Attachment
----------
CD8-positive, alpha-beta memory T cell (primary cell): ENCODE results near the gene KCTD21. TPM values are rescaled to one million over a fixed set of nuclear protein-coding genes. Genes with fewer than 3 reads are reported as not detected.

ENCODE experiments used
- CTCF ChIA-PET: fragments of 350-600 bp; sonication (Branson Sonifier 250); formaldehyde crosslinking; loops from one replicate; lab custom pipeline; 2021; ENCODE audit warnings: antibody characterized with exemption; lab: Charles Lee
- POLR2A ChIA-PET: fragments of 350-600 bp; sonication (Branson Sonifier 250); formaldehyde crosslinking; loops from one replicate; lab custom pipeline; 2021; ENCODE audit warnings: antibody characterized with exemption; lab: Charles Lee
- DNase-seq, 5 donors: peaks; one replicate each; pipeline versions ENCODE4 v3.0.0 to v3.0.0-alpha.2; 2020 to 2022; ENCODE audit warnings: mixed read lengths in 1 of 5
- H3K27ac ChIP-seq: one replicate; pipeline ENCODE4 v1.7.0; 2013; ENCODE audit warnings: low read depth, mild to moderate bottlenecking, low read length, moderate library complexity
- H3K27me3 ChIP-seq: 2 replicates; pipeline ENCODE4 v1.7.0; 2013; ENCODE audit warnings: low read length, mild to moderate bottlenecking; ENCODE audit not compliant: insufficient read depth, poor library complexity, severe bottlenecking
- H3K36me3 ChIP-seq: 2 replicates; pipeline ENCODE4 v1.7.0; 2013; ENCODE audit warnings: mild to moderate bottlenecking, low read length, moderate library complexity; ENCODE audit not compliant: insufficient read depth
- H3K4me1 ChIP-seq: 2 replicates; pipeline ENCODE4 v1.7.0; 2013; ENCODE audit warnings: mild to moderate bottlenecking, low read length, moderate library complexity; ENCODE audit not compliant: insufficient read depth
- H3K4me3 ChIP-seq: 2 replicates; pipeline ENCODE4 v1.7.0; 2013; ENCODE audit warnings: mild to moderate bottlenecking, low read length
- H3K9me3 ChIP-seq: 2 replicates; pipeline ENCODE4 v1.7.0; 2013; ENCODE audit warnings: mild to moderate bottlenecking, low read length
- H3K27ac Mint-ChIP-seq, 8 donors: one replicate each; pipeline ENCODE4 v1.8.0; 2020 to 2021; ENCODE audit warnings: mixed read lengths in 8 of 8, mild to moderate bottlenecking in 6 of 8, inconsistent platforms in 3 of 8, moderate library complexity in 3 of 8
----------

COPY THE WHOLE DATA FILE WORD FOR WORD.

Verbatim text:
CD8-positive, alpha-beta memory T cell (primary cell): ENCODE results near the gene KCTD21. TPM values are rescaled to one million over a fixed set of nuclear protein-coding genes. Genes with fewer than 3 reads are reported as not detected.

ENCODE experiments used
- CTCF ChIA-PET: fragments of 350-600 bp; sonication (Branson Sonifier 250); formaldehyde crosslinking; loops from one replicate; lab custom pipeline; 2021; ENCODE audit warnings: antibody characterized with exemption; lab: Charles Lee
- POLR2A ChIA-PET: fragments of 350-600 bp; sonication (Branson Sonifier 250); formaldehyde crosslinking; loops from one replicate; lab custom pipeline; 2021; ENCODE audit warnings: antibody characterized with exemption; lab: Charles Lee
- DNase-seq, 5 donors: peaks; one replicate each; pipeline versions ENCODE4 v3.0.0 to v3.0.0-alpha.2; 2020 to 2022; ENCODE audit warnings: mixed read lengths in 1 of 5
- H3K27ac ChIP-seq: one replicate; pipeline ENCODE4 v1.7.0; 2013; ENCODE audit warnings: low read depth, mild to moderate bottlenecking, low read length, moderate library complexity
- H3K27me3 ChIP-seq: 2 replicates; pipeline ENCODE4 v1.7.0; 2013; ENCODE audit warnings: low read length, mild to moderate bottlenecking; ENCODE audit not compliant: insufficient read depth, poor library complexity, severe bottlenecking
- H3K36me3 ChIP-seq: 2 replicates; pipeline ENCODE4 v1.7.0; 2013; ENCODE audit warnings: mild to moderate bottlenecking, low read length, moderate library complexity; ENCODE audit not compliant: insufficient read depth
- H3K4me1 ChIP-seq: 2 replicates; pipeline ENCODE4 v1.7.0; 2013; ENCODE audit warnings: mild to moderate bottlenecking, low read length, moderate library complexity; ENCODE audit not compliant: insufficient read depth
- H3K4me3 ChIP-seq: 2 replicates; pipeline ENCODE4 v1.7.0; 2013; ENCODE audit warnings: mild to moderate bottlenecking, low read length
- H3K9me3 ChIP-seq: 2 replicates; pipeline ENCODE4 v1.7.0; 2013; ENCODE audit warnings: mild to moderate bottlenecking, low read length
- H3K27ac Mint-ChIP-seq, 8 donors: one replicate each; pipeline ENCODE4 v1.8.0; 2020 to 2021; ENCODE audit warnings: mixed read lengths in 8 of 8, mild to moderate bottlenecking in 6 of 8, inconsistent platforms in 3 of 8, moderate library complexity in 3 of 8